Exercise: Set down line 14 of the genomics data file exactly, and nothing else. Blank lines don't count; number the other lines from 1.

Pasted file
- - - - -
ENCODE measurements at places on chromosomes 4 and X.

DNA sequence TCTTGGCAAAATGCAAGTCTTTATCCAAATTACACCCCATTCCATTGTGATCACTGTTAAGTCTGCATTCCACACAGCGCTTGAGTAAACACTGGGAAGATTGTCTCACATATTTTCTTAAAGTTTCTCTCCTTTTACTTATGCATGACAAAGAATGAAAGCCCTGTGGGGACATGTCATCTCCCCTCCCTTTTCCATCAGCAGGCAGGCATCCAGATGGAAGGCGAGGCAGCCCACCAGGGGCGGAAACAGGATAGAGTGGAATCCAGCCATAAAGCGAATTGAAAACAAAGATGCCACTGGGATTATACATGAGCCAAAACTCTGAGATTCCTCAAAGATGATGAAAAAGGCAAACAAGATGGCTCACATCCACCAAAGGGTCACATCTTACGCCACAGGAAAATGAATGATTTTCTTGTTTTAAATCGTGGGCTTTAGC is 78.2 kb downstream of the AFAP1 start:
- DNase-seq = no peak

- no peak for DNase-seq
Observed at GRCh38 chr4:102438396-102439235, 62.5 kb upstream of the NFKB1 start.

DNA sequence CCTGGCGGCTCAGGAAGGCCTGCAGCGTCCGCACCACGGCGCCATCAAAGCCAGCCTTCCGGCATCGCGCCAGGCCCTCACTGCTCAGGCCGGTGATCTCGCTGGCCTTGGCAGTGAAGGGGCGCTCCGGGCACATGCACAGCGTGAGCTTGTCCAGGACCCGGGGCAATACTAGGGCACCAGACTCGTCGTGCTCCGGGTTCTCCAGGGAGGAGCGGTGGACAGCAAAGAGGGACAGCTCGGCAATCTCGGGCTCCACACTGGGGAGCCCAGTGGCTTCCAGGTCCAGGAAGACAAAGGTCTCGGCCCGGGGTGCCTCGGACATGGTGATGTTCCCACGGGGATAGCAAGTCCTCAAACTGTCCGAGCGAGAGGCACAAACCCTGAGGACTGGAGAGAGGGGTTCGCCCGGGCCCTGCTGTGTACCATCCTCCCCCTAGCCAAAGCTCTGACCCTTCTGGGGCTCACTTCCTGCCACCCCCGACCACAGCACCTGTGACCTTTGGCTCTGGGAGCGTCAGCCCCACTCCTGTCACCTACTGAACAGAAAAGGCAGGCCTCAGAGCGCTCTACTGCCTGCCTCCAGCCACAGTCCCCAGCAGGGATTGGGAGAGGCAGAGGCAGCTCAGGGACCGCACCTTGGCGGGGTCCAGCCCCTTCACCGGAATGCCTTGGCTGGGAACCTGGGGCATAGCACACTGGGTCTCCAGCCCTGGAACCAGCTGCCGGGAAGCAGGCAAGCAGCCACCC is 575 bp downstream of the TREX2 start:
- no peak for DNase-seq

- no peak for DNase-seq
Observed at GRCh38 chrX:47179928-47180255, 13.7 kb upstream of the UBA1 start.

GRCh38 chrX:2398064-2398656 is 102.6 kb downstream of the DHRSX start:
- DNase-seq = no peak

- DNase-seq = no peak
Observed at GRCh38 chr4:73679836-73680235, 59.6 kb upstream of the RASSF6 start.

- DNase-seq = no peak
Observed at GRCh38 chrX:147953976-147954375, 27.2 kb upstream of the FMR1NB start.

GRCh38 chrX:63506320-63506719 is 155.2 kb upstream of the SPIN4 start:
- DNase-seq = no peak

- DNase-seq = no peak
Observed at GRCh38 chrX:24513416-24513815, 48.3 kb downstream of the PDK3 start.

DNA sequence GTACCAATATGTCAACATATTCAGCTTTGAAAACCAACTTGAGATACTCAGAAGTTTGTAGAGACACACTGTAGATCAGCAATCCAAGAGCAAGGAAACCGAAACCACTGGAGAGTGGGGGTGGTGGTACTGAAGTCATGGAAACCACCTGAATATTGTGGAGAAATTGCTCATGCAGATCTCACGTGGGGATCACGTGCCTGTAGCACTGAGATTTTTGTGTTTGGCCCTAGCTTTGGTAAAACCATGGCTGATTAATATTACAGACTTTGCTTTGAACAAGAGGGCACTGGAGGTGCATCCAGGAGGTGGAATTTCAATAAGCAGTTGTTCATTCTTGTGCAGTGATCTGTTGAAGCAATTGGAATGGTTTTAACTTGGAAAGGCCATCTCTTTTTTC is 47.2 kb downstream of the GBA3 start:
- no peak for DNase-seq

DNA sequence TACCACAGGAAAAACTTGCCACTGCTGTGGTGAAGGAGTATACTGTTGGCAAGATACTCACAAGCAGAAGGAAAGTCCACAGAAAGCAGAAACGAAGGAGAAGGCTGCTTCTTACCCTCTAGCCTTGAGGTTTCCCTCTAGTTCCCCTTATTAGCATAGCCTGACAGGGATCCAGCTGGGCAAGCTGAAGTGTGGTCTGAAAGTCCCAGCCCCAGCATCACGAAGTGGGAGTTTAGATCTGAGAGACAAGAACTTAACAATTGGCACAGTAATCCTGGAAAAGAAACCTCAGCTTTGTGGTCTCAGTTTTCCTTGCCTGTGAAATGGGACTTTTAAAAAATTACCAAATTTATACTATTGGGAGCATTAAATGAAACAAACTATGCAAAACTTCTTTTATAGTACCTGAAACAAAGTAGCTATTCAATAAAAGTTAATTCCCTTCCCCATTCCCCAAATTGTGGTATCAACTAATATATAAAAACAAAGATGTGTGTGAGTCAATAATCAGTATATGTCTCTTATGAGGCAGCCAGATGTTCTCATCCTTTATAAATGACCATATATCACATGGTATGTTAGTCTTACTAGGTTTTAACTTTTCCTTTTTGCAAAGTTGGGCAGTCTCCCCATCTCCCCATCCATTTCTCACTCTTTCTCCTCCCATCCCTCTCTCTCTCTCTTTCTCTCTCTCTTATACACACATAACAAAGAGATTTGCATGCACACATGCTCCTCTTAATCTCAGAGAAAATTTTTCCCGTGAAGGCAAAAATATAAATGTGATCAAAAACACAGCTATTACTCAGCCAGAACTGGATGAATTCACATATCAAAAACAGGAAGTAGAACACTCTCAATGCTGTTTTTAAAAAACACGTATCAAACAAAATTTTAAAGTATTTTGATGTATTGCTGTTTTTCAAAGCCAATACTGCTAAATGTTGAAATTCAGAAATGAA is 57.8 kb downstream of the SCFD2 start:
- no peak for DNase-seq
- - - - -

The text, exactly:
- DNase-seq = no peak